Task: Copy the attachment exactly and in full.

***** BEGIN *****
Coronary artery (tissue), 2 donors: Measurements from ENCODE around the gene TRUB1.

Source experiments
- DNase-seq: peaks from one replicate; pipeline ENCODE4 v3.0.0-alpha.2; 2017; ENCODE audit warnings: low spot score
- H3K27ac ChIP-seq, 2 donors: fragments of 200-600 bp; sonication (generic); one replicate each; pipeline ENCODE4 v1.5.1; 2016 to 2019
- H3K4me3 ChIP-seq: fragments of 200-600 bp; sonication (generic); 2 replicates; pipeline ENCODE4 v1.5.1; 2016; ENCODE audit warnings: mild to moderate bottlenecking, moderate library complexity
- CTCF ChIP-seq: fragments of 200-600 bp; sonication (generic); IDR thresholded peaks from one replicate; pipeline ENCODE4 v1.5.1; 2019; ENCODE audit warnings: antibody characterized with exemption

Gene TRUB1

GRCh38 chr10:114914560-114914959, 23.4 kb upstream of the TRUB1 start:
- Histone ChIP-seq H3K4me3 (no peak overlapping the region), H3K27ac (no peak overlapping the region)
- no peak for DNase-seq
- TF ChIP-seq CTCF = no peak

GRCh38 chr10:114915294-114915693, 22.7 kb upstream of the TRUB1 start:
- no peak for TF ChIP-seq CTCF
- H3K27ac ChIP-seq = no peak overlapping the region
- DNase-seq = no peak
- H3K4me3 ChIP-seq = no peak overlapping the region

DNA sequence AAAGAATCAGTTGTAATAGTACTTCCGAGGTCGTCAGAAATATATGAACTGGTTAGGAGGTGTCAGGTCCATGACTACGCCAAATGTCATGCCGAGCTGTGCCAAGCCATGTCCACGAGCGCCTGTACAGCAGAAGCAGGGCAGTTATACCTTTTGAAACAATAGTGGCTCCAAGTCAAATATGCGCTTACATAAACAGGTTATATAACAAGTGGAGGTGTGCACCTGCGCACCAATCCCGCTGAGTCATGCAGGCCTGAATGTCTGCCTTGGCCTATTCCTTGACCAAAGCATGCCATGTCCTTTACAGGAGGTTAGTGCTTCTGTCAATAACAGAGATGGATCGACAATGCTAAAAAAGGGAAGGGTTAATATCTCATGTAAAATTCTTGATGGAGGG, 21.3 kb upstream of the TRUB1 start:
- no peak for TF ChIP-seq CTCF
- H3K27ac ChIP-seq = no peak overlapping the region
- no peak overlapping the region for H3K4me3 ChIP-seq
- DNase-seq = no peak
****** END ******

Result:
Coronary artery (tissue), 2 donors: Measurements from ENCODE around the gene TRUB1.

Source experiments
- DNase-seq: peaks from one replicate; pipeline ENCODE4 v3.0.0-alpha.2; 2017; ENCODE audit warnings: low spot score
- H3K27ac ChIP-seq, 2 donors: fragments of 200-600 bp; sonication (generic); one replicate each; pipeline ENCODE4 v1.5.1; 2016 to 2019
- H3K4me3 ChIP-seq: fragments of 200-600 bp; sonication (generic); 2 replicates; pipeline ENCODE4 v1.5.1; 2016; ENCODE audit warnings: mild to moderate bottlenecking, moderate library complexity
- CTCF ChIP-seq: fragments of 200-600 bp; sonication (generic); IDR thresholded peaks from one replicate; pipeline ENCODE4 v1.5.1; 2019; ENCODE audit warnings: antibody characterized with exemption

Gene TRUB1

GRCh38 chr10:114914560-114914959, 23.4 kb upstream of the TRUB1 start:
- Histone ChIP-seq H3K4me3 (no peak overlapping the region), H3K27ac (no peak overlapping the region)
- no peak for DNase-seq
- TF ChIP-seq CTCF = no peak

GRCh38 chr10:114915294-114915693, 22.7 kb upstream of the TRUB1 start:
- no peak for TF ChIP-seq CTCF
- H3K27ac ChIP-seq = no peak overlapping the region
- DNase-seq = no peak
- H3K4me3 ChIP-seq = no peak overlapping the region

DNA sequence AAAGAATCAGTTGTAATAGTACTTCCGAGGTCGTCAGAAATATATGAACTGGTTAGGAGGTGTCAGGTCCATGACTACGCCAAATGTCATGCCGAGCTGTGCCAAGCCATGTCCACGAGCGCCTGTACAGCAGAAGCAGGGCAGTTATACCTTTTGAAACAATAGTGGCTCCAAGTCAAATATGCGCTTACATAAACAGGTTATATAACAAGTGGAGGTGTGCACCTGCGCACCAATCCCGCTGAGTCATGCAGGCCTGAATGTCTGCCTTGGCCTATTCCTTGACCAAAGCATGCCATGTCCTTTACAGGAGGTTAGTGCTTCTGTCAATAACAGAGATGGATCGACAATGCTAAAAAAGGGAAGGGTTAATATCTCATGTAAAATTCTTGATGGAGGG, 21.3 kb upstream of the TRUB1 start:
- no peak for TF ChIP-seq CTCF
- H3K27ac ChIP-seq = no peak overlapping the region
- no peak overlapping the region for H3K4me3 ChIP-seq
- DNase-seq = no peak